History of Suicide Law
Assisted suicide was first before the U.S. Supreme Court in the Cruzan case, where one of the points urged on the court was that it should recognize a right to suicide because it was part of the Anglo-American legal tradition. In rejecting this claim, the Court outlined the history of suicide and assisted suicide:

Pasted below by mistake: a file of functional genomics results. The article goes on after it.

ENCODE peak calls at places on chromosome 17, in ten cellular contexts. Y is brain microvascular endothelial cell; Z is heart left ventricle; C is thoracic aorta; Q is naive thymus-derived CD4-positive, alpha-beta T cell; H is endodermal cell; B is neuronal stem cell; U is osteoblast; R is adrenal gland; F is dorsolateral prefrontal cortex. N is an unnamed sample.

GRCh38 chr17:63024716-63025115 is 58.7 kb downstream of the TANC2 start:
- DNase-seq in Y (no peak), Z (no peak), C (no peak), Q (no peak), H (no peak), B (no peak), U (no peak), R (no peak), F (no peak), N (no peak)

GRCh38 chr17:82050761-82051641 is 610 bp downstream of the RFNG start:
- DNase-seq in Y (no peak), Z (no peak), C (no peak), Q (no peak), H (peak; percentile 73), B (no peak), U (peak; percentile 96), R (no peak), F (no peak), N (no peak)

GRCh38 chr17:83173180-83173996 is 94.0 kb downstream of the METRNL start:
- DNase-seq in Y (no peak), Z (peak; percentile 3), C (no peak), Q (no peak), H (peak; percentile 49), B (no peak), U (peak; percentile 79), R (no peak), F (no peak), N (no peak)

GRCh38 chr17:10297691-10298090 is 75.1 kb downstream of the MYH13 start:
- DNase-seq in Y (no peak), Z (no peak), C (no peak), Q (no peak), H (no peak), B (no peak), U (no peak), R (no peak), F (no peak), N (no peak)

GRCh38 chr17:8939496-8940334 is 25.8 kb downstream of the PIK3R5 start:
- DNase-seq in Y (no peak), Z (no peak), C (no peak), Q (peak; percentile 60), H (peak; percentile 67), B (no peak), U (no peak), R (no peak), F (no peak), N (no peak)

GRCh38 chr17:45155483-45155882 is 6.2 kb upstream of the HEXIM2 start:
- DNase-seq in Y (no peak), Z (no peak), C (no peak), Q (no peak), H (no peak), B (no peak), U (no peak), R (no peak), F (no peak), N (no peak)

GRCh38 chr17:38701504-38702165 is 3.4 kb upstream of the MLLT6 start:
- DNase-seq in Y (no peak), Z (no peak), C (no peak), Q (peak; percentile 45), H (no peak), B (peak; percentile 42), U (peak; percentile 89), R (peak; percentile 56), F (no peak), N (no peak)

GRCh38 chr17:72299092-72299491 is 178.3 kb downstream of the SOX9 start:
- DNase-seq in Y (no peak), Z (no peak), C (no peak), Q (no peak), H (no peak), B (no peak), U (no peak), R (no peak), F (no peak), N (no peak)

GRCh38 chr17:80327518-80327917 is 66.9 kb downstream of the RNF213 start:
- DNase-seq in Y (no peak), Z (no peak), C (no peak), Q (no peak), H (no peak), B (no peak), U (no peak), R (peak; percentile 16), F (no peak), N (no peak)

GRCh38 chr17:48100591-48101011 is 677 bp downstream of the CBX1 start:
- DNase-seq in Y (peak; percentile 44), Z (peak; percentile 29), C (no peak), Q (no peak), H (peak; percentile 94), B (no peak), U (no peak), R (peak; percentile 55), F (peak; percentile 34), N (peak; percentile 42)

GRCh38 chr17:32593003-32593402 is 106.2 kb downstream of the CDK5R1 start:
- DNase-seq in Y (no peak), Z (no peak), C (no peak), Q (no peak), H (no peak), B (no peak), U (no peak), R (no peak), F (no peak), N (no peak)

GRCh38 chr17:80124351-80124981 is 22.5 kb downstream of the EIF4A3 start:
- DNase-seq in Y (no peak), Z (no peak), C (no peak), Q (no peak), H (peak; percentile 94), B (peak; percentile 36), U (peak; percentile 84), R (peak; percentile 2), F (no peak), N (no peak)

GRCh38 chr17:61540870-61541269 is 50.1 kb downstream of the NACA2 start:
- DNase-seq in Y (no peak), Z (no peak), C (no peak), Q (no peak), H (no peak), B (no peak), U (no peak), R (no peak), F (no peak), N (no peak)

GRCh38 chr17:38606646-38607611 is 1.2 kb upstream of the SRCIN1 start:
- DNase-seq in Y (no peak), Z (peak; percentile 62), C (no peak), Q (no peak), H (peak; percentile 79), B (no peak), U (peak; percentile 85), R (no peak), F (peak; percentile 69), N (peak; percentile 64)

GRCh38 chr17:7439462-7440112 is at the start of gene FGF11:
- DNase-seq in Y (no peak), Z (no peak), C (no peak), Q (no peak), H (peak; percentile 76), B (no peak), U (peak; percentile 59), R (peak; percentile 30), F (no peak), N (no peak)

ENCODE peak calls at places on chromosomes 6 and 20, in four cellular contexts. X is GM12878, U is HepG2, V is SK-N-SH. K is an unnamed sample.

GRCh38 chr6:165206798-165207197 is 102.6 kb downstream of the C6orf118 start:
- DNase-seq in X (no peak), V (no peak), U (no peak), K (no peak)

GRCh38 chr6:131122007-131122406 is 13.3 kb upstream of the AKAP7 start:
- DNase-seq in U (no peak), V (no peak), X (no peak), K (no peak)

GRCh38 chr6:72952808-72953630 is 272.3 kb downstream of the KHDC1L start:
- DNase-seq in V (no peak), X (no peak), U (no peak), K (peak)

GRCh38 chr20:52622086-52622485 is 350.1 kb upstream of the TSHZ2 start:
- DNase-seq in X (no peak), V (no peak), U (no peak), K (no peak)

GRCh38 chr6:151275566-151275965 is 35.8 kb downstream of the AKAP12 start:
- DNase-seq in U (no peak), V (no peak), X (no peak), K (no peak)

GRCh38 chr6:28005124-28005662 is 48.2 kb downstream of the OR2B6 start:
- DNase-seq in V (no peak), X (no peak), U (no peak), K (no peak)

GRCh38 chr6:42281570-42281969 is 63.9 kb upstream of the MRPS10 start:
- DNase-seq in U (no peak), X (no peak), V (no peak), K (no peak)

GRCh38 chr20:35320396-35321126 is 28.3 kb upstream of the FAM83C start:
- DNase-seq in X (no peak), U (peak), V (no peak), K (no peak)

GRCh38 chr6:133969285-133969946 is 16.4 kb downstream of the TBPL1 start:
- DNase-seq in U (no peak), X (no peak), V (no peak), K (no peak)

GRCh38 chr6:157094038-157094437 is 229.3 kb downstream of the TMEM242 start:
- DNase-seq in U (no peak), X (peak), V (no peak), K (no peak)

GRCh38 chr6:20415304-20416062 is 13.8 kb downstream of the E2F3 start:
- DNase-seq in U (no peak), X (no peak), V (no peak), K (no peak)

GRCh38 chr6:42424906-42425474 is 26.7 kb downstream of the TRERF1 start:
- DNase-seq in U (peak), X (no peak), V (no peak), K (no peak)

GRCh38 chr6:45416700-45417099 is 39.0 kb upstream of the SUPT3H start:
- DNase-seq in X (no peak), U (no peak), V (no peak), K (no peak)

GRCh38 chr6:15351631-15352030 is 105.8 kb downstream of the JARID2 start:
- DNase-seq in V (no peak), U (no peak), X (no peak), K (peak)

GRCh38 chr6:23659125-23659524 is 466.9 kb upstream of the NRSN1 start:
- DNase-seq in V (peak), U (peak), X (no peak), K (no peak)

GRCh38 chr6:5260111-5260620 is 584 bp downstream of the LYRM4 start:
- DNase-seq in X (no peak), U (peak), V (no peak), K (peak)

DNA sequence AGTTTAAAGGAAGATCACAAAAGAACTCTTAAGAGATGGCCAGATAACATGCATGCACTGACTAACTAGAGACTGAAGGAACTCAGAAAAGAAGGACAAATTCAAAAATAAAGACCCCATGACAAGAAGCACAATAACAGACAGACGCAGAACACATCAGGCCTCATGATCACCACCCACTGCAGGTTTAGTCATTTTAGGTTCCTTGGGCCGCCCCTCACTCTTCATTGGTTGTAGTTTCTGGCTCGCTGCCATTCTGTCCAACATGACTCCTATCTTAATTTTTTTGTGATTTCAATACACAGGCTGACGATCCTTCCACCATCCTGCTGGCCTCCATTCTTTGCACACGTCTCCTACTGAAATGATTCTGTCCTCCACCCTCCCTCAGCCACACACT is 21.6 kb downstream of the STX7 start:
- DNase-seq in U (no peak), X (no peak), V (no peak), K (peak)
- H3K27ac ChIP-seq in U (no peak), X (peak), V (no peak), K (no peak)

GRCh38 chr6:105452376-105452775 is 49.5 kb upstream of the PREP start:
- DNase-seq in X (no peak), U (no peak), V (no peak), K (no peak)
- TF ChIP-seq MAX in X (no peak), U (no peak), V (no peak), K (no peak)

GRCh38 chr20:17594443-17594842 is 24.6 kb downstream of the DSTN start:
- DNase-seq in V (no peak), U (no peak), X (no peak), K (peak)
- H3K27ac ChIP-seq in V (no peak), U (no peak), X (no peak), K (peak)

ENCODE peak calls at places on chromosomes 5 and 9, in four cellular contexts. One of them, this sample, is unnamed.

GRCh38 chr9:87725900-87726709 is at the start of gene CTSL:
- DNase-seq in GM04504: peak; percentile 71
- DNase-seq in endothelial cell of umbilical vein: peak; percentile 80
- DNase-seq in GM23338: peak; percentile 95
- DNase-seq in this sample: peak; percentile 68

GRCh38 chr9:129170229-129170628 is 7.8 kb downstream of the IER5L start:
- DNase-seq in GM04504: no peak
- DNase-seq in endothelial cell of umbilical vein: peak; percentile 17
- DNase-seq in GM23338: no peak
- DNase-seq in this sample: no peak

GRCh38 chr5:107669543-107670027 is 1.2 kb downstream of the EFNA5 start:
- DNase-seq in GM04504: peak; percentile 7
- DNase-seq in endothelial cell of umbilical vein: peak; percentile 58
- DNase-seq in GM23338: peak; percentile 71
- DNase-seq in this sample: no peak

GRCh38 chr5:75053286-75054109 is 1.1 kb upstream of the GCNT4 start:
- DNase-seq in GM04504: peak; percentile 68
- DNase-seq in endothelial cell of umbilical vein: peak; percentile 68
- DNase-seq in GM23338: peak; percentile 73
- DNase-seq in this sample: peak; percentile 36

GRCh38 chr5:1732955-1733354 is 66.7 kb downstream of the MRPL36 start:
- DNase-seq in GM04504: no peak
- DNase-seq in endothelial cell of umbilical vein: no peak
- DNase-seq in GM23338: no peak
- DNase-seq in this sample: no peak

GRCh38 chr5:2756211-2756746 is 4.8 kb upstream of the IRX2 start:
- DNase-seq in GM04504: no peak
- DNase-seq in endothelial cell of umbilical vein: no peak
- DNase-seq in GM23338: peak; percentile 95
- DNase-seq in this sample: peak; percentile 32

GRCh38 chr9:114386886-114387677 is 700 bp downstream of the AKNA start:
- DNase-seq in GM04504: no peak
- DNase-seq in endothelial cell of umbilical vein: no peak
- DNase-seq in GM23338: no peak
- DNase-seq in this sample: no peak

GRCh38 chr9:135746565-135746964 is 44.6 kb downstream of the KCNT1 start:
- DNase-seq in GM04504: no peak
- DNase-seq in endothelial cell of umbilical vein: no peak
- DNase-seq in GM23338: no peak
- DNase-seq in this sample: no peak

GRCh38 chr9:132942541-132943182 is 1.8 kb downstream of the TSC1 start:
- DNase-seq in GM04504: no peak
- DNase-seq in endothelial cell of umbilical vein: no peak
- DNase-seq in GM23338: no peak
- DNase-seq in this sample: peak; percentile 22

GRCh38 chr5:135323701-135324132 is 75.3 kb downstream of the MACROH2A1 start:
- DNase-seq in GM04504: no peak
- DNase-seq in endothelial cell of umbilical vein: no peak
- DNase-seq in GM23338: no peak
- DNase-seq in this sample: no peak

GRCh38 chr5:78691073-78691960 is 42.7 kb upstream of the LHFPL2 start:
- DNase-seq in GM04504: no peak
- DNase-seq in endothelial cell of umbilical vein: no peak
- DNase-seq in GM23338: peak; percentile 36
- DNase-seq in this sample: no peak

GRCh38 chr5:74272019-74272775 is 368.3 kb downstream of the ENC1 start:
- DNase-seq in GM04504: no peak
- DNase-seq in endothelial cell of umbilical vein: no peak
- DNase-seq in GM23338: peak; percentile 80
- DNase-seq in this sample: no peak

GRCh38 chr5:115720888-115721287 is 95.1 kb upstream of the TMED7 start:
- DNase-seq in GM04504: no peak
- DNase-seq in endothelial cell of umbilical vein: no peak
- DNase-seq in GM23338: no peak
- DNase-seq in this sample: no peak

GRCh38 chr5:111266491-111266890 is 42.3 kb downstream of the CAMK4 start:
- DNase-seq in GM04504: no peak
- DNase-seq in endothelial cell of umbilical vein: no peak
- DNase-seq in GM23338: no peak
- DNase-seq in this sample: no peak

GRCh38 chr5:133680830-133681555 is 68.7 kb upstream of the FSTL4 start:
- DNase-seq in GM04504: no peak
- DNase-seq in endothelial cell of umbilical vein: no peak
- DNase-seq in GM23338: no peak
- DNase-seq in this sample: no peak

At common law in England, a suicide—defined as one who ‘deliberately puts an end to his own existence, or commits any unlawful malicious act, the consequence of which is his own death,’ 4 W. Blackstone, Commentaries *189—was criminally liable. Ibid. Although the States abolished the penalties imposed by the common law (i.e., forfeiture and ignominious burial), they did so to spare the innocent family and not to legitimize the act. Case law at the time of the adoption of the Fourteenth Amendment generally held that assisting suicide was a criminal offense. See Marzen, O’Dowd, Crone, & Balch, Suicide: A Constitutional Right?, 24 Duquesne L. Rev. 1, 76 (1985) (‘In short, twenty-one of the thirty-seven states, and eighteen of the thirty ratifying states prohibited assisting suicide. Only eight of the states, and seven of the ratifying states, definitely did not’); see also 1 F. Wharton, Criminal Law @ 122 (6th rev. ed. 1868). The System of Penal Law presented to the House of Representatives by Representative Livingston in 1828 would have criminalized assisted suicide. E. Livingston, A System of Penal Law, Penal Code 122 (1828). The Field Penal Code, adopted by the Dakota Territory in 1877, proscribed attempted suicide and assisted suicide. Marzen, O’Dowd, Crone, & Balch, supra, at 76–77. And most States that did not explicitly prohibit assisted suicide in 1868 recognized, when the issue arose in the 50 years following the Fourteenth Amendment’s ratification, that assisted and (in some cases) attempted suicide were unlawful. Id., at 77–100; id., at 148–242 (surveying development of States’ laws). Thus, ‘there is no significant support for the claim that a right to suicide is so rooted in our tradition that it may be deemed ‘fundamental’ or ‘implicit in the concept of ordered liberty.’’ Id., at 100 (quoting Palko v. Connecticut, 302 U.S. 319, 325 (1937)). [Cruzan, 497 U.S. at 294.]